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Plastic-Eating Fungus Uncovered in the Great Pacific Garbage Patch
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Plastic-Eating Fungus Uncovered in the Great Pacific Garbage Patch

Seraiah Alexander
Seraiah Alexander
June 14, 2024
2 min

An estimated 8 million tons of plastic enter the ocean every year. At this rate, there could be more plastic in the ocean by weight than fish by 2050. The Great Pacific Garbage Patch (GPGP) is the largest accumulation of ocean plastic, covering an area of around 1.6 million square kilometers, roughly three times the size of Texas. Within this patch, there are approximately 1.8 trillion pieces of plastic weighing around 80,000 tons

However, amid this environmental crisis, scientists have discovered a plastic-eating fungus within the GPGP, offering the slightest glimmer of hope in the battle against marine plastic pollution.

Parengyodontium album, the plastic-eating fungus

Researchers collected fungi samples from floating plastic fragments in the GPGP and isolated a fungus called Parengyodontium album. The fungus is typically found on land, where it decomposes organic waste. However, researchers found that UV-exposed plastic in the ocean creates a microhabitat suitable for the fungus to colonize.

Several types of fungi have shown remarkable potential to feed on plastic waste and break it down into less harmful forms. Because of this, researchers tested P.album and found that it, too, can degrade plastics, including polyethylene (PE), one of the most common plastics found in many single-use plastics like water bottles and plastic bags. Under laboratory conditions, it could break down PE at a rate of about 0.05% a day.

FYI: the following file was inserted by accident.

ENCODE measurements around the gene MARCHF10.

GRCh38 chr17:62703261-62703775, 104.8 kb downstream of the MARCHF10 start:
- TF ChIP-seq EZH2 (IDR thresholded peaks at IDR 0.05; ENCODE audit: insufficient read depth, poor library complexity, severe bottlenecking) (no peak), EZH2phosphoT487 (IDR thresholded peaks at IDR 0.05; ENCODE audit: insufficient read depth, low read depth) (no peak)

Yet, UV light exposure is crucial for P. album to thrive since UV light from the sun weakens plastics and makes it easier for the fungus to break down (1).

“In the lab, P. album only breaks down PE that has been exposed to UV light, at least for a short period of time. That means that in the ocean, the fungus can only degrade plastic that has been floating near the surface initially,” said lead author Annika Vaksmaa in the paper. “It was already known that UV-light breaks down plastic by itself mechanically, but our results show that it also facilitates the biological plastic breakdown by marine fungi.”

Remediation potential of marine fungi

Parengyodontium album is the fourth known marine fungi that is capable of consuming plastics. The plastic-eating habits of these fungi indicate that they could potentially play a role in mitigating plastic pollution in the ocean. 

Unfortunately, as promising as this discovery is, more research will need to be done to make fungi a viable option for large-scale plastic remediation. P. album degrades plastic at a relatively slow rate, which would have an insignificant impact on reducing the overall massive volume of plastic in the ocean before it becomes too polluted. Furthermore, the fungus relies on UV exposure, which means it isn’t effective on plastic in deeper ocean layers or areas where UV light is limited. Nonetheless, scientists are still trying to find ways to scale up the use of fungi as a solution—and quickly, considering the future of the ocean and our planet depend on it.


References

  1. A. Vaksmaa, H. Vielfaure, L. Polerecky, M.V.M. Kienhuis, M.T.J. van der Meer, T. Pflüger, M Egger, and H Niemann. 2024. “Biodegradation of Polyethylene by the Marine Fungus Parengyodontium Album.” Science of the Total Environment, April, 172819–19. https://doi.org/10.1016/j.scitotenv.2024.172819.

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science
Seraiah Alexander

Seraiah Alexander

Content Editor

Table Of Contents

1
Parengyodontium album, the plastic-eating fungus
2
Remediation potential of marine fungi
3
References

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